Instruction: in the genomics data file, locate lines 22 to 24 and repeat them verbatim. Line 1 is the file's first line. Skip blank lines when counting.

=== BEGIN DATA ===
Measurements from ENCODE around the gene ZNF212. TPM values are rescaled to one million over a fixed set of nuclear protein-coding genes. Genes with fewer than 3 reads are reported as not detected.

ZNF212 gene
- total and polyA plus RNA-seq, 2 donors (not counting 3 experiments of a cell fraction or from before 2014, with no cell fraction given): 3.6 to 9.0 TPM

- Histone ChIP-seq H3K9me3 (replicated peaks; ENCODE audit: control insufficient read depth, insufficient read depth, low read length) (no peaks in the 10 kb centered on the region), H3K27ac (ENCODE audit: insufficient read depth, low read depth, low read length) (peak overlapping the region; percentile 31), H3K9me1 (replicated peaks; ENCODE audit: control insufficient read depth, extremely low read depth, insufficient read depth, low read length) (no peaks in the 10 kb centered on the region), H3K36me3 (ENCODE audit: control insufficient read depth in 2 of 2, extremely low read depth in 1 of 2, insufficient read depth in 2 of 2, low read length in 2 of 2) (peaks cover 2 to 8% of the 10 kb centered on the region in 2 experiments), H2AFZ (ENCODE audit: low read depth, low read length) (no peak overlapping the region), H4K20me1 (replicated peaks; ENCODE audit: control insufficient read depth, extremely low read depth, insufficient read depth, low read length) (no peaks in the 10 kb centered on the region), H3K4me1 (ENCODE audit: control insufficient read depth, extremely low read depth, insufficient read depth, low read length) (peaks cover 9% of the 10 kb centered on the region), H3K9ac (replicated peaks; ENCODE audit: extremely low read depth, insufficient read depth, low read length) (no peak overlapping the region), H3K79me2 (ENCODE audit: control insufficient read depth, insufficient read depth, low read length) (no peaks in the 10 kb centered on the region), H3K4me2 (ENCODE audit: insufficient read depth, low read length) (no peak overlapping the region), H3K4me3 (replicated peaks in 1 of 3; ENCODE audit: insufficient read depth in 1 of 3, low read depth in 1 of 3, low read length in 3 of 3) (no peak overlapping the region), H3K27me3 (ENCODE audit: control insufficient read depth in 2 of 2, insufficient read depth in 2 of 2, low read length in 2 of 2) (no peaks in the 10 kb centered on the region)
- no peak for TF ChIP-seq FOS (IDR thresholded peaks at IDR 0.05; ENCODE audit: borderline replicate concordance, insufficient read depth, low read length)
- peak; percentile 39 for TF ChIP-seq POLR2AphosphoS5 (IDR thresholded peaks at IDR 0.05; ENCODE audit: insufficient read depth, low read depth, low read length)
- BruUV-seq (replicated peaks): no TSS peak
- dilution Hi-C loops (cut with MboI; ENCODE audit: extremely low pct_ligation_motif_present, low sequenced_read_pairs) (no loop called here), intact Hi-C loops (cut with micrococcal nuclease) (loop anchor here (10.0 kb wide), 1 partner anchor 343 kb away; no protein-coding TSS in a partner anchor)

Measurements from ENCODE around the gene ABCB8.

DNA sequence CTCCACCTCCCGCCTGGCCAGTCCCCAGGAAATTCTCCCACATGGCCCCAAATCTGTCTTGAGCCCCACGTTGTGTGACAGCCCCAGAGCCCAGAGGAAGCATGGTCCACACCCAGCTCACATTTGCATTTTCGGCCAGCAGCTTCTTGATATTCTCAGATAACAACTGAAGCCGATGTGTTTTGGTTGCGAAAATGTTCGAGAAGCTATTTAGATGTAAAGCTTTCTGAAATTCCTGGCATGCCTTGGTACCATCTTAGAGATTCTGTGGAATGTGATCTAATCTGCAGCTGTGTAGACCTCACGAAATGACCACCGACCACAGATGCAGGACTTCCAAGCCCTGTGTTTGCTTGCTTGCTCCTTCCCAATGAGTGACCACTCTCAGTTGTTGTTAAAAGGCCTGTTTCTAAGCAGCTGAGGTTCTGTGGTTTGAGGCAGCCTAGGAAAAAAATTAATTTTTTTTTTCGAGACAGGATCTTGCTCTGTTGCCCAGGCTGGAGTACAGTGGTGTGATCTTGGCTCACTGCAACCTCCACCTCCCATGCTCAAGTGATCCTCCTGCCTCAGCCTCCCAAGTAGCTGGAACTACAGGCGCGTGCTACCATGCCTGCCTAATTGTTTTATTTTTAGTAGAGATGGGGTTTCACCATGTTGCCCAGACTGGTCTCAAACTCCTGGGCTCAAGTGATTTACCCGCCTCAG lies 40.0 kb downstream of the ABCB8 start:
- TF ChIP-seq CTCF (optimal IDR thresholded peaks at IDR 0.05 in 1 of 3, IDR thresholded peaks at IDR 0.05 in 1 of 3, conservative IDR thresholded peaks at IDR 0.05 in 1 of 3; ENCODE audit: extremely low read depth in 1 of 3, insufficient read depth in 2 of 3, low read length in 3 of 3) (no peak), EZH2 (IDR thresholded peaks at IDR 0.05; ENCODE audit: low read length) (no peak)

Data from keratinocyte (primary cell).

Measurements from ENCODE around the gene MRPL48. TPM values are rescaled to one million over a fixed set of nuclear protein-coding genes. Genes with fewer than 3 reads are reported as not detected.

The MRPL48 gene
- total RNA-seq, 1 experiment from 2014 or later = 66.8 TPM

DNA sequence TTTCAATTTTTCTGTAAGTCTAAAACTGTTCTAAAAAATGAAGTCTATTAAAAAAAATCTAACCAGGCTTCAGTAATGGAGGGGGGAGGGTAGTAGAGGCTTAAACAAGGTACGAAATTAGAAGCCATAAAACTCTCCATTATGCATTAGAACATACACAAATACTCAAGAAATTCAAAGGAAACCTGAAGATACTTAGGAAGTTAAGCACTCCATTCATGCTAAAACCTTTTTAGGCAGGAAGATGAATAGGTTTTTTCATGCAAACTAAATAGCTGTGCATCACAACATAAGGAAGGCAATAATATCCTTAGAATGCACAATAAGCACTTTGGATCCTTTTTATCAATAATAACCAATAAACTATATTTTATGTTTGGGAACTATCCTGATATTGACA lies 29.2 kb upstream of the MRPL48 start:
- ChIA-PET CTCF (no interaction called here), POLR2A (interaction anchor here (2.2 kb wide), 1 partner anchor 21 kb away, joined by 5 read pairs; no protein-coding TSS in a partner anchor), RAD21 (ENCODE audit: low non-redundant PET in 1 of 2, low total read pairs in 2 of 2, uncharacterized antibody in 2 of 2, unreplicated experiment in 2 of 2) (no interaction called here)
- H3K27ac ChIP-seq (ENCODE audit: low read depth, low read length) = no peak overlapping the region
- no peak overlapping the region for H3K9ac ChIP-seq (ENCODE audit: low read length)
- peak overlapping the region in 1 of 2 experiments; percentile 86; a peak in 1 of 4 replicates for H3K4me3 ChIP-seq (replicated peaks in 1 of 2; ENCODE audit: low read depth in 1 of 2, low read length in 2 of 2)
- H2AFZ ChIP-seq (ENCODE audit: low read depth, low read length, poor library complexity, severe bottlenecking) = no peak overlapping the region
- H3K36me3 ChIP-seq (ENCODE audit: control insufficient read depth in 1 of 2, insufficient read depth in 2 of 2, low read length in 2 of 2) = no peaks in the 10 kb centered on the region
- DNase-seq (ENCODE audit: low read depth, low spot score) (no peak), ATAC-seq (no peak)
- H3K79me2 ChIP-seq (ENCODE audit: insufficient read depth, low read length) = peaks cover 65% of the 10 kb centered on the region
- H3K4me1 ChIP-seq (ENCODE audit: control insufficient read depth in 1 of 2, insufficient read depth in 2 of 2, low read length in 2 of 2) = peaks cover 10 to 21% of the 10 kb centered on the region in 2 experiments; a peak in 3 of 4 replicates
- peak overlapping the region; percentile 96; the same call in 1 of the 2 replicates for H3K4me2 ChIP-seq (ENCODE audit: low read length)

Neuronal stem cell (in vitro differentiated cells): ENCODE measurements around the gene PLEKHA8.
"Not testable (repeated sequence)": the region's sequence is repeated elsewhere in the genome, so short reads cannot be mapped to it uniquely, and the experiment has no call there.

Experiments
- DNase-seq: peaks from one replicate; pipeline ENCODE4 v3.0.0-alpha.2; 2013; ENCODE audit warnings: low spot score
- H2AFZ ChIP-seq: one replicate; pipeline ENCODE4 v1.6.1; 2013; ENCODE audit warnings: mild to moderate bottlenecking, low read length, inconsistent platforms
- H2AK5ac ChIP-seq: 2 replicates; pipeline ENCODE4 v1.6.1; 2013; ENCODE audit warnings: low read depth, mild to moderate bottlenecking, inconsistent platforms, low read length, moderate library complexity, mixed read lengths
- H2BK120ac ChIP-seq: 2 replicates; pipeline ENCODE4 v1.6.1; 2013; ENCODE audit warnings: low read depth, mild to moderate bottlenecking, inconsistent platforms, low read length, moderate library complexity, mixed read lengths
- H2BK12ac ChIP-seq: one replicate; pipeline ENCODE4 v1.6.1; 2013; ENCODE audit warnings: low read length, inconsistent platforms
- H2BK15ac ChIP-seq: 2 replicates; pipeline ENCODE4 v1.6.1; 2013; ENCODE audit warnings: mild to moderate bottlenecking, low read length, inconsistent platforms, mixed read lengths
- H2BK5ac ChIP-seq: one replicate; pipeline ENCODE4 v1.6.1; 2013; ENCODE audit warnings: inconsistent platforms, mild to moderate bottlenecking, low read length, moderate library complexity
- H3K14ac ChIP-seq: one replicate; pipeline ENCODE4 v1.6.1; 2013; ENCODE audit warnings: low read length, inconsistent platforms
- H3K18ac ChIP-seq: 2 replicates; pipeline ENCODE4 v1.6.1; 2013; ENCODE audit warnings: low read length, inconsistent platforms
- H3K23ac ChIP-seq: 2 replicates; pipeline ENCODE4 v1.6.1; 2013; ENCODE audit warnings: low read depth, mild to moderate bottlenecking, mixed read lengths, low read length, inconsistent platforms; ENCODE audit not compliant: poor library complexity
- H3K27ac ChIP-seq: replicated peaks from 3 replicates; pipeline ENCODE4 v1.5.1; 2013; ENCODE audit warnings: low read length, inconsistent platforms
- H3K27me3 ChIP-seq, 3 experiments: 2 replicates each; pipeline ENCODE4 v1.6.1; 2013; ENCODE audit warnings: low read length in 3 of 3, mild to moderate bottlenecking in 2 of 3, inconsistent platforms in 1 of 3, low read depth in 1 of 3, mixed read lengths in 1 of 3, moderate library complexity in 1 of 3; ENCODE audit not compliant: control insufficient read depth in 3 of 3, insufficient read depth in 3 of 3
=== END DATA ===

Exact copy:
- H3K36me3 ChIP-seq (ENCODE audit: control insufficient read depth in 1 of 2, insufficient read depth in 2 of 2, low read length in 2 of 2) = no peaks in the 10 kb centered on the region
- DNase-seq (ENCODE audit: low read depth, low spot score) (no peak), ATAC-seq (no peak)
- H3K79me2 ChIP-seq (ENCODE audit: insufficient read depth, low read length) = peaks cover 65% of the 10 kb centered on the region